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In Tanzania, locals and officials band together to save mangroves

But the mangroves, which are also home to many species, like ray fish, hongwe, migratory birds and sea turtles, are sometimes seen as obstacles to be cut down, occupying land that can be used to grow rice and graze livestock. Such over-dependence on mangroves in the Rufiji Delta, home to 50 per cent of Tanzania’s mangroves, has led to a depletion of these forests, threatening residents’way of life.

Let it flow: improving water quantity and quality in Tanzania’s Rufiji river basin

Water, essential to all life, plays a particularly important role in the lives of Tanzanians living near Mbarali River, part of the larger Rufiji River basin in southern Tanzania. Here, farmers use water from the river to irrigate their crops. Cattle herders guide their animals to its banks to drink and graze.  Fishers make a living catching fish from its waters. Still…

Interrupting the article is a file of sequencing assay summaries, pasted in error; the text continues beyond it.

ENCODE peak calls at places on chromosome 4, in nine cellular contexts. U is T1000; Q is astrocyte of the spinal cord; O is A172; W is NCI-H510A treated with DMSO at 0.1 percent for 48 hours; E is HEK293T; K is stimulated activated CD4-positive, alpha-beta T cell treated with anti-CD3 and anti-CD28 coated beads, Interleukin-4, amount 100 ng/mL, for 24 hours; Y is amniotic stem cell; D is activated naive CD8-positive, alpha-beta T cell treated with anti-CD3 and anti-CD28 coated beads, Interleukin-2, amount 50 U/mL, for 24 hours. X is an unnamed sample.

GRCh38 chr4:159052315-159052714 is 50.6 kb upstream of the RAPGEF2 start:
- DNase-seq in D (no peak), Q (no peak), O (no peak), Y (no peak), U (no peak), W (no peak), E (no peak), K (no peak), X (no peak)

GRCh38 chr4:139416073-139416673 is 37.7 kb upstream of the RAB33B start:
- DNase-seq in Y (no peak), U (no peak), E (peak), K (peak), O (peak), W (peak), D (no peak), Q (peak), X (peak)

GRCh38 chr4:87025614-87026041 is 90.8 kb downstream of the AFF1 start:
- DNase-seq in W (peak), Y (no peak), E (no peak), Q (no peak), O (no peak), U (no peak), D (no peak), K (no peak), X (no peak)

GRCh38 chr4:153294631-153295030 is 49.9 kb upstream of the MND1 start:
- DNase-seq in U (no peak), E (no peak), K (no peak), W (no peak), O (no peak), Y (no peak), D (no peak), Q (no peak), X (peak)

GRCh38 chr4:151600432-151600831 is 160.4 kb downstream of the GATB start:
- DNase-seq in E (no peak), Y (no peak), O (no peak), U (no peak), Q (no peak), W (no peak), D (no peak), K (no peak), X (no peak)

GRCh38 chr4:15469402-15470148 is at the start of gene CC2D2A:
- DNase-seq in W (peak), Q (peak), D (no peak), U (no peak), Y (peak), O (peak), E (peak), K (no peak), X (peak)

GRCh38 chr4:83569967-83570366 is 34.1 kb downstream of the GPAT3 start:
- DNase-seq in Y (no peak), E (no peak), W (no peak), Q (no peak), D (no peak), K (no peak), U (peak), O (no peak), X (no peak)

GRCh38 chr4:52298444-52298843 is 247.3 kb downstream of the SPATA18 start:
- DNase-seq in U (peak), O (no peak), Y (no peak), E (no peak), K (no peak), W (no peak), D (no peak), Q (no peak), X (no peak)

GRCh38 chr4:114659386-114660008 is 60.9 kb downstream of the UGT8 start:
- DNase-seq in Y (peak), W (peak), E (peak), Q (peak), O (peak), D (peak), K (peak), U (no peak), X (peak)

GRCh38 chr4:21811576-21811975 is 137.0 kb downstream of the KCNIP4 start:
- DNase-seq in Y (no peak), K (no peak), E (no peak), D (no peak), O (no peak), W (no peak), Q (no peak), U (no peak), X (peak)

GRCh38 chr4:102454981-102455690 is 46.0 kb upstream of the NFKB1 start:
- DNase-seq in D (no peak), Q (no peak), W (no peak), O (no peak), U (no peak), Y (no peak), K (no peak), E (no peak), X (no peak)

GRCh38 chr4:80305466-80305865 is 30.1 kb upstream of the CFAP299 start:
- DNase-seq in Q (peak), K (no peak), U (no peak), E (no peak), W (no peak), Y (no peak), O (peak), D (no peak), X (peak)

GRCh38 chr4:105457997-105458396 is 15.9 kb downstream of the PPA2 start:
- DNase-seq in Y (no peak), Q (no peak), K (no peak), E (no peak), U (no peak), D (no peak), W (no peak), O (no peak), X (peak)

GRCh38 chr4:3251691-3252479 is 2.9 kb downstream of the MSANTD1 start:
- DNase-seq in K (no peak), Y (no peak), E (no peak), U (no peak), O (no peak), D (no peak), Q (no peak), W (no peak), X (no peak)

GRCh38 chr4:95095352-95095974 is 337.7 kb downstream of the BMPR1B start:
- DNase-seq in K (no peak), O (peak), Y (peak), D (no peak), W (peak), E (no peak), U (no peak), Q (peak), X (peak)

Seagrass meadows at low tide in Maputo Bay, Mozambique. Photo by UNEP/Nairobi Convention

Saving Mozambique’s seagrass

Creating the conditions for sustainable seagrass restoration in Maputo and Inhambane bays  “People can’t think of Inhaca without thinking about seagrass,” says Salamao Bandeira of Maputo’s Eduardo Mondlane University, knee-deep in the shallow waters on the seaward side of Maputo Bay, as he points at the shores of Inhaca Island. Nearby, residents are submerged waist-deep in the sea, taking advantage of the…